How can you test the vitality of tooth?

How can you test the vitality of tooth?

“Vitality testing” assesses the blood supply to the tooth, whilst “sensitivity testing” tests the sensory supply….Vitality testing

  1. Laser-Doppler Flowmetry. Laser-Doppler Flowmetry is able to assess blood flow within the dental pulp directly.
  2. Pulse Oximetry.
  3. Dual Wavelength Spectrophotometry.

What is the purpose of vitality testing?

Vitality testing is an impor- tant aid in the diagnosis of pulp disease and apical periodontitis. If the pulp is deemed to be severely compromised as a result of the diagnostic testing, then endodontic treatment, or indeed extraction, may be indicated.

How is asymptomatic irreversible Pulpitis diagnosed?

In such cases, dental history and thermal testing are the primary tools for assessing pulpal status. Asymptomatic Irreversible Pulpitis is a clinical diagnosis based on subjective and objective findings indicating that the vital inffamed pulp is incapable of healing and that root canal treatment is indicated.

What is asymptomatic apical periodontitis?

Introduction. Asymptomatic apical periodontitis (AAP) is defined as a chronic inflammation and destruction of apical periodontium caused in response to bacterial infection of the root canal system, which appears as an apical radiolucent area, and does not produce clinical symptoms (1).

How is apical periodontitis treated?

Teeth with post-treatment apical periodontitis can be managed by either nonsurgical endodontic retreatment or periradicular surgery; both of which have high chances of restoring health of the periradicular tissues and maintaining the tooth functional in the oral cavity.

What is the main cause of apical periodontitis?

Periapical periodontitis or apical periodontitis (AP) is an acute or chronic inflammatory lesion around the apex of a tooth root, most commonly caused by bacterial invasion of the pulp of the tooth.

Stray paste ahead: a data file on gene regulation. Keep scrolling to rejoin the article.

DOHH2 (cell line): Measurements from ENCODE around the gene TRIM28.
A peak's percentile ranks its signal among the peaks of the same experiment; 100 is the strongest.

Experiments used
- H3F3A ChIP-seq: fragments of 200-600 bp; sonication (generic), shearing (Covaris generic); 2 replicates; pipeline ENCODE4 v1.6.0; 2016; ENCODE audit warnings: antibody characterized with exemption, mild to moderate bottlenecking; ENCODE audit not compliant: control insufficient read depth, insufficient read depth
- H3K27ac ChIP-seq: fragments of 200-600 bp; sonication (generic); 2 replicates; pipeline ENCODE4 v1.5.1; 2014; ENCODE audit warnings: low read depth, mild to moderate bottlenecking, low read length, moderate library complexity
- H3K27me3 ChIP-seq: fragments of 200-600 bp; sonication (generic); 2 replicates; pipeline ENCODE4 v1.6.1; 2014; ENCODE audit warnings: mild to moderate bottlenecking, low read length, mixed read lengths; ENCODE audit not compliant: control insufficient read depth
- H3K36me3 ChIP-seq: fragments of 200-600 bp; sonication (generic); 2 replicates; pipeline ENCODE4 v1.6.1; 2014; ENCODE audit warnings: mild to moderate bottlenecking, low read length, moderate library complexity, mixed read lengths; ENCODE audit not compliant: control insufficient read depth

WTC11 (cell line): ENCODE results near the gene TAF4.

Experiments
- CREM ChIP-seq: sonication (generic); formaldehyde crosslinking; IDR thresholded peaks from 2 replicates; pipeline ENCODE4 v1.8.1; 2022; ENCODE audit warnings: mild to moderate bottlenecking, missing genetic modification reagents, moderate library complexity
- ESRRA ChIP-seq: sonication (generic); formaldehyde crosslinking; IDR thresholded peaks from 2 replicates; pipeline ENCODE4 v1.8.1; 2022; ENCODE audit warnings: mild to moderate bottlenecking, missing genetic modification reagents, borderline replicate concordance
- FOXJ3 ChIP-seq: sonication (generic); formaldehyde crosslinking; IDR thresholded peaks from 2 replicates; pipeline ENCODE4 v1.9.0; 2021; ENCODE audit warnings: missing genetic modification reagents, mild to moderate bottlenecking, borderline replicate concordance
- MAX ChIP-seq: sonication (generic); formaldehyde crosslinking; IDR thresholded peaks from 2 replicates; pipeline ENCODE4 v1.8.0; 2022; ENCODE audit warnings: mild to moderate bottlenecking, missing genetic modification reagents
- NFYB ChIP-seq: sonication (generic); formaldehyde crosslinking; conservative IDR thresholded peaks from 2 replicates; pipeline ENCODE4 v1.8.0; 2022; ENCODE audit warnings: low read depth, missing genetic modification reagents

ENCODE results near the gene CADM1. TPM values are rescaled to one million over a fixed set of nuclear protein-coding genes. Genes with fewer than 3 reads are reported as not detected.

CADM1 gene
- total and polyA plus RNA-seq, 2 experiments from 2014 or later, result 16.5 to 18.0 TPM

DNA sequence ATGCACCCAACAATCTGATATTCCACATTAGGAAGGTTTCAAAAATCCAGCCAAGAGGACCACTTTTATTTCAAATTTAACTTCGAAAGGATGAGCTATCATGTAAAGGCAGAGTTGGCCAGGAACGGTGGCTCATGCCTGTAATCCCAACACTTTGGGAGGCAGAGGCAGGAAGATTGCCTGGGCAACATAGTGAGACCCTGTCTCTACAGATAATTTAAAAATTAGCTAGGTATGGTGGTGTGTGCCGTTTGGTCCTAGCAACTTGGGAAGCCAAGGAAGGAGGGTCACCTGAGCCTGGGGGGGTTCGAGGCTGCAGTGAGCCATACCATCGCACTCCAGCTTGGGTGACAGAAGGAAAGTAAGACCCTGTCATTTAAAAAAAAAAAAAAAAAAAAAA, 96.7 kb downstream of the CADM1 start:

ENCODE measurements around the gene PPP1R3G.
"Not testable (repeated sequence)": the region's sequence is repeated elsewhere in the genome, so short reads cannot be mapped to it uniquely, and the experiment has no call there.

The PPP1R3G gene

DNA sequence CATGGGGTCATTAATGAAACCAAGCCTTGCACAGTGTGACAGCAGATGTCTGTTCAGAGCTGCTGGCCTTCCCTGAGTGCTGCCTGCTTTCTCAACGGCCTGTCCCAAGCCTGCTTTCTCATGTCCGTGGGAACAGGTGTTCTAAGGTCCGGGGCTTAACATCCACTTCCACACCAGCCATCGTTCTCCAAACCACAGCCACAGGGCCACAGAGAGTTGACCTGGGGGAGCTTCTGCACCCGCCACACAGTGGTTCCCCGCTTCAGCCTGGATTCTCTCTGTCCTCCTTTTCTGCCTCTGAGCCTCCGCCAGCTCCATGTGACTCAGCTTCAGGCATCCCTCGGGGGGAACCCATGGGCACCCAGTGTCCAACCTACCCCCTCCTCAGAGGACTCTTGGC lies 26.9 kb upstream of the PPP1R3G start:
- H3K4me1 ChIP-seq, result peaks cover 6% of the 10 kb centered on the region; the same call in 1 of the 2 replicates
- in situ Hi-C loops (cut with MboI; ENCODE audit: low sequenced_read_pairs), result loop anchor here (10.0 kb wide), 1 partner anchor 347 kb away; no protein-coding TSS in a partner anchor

How do you know if you have apical periodontitis?

By far, most cases of apical periodontitis are asymptomatic. Pain, tenderness to biting pressure, percussion or palpation as well as swellings are typical clinical expres- sions of symptomatic apical periodontitis (Fig. 7.2a,b). The symptoms may vary from mild to severe.

How is Periradicular periodontitis diagnosed?

A Clinician’s Guide to Clinical Endodontics Periradicular Diagnosis

  1. Cold Test, EPT, and/or Heat Test for Pulp Sensibility.
  2. Percussion Tests for Determining the Status of the Periodontal Ligament.
  3. Palpation of the Buccal and Lingual/Palatal Gingival Tissue of the Tooth.

How is gum disease caused?

Gum disease is caused by a build-up of plaque on the teeth. Plaque is a sticky substance that contains bacteria. Some bacteria in plaque are harmless, but some are harmful for the health of your gums. If you do not remove plaque from your teeth by brushing them, it builds up and irritates your gums.

How do dentists treat periodontal disease?

If you have advanced periodontitis, treatment may require dental surgery, such as: Flap surgery (pocket reduction surgery). Your periodontist makes tiny incisions in your gum so that a section of gum tissue can be lifted back, exposing the roots for more effective scaling and root planing.

What can you not do after a periodontal treatment?

Deep Cleaning Teeth Aftercare Tips

  1. Don’t eat until the numbness has left your mouth.
  2. Avoid certain foods after a deep cleaning.
  3. Over-the-counter medication can be used for pain and swelling.
  4. Take antibiotics if prescribed.
  5. Some swelling or discomfort is normal.
  6. Minor bleeding is also normal.
  7. Rinse with saltwater.

What will strengthen my gums?

Vitamin C. Vitamin C strengthen your gums and the soft tissue in your mouth. It can protect against gingivitis, the early stage of gum disease, and can prevent your teeth from loosening.

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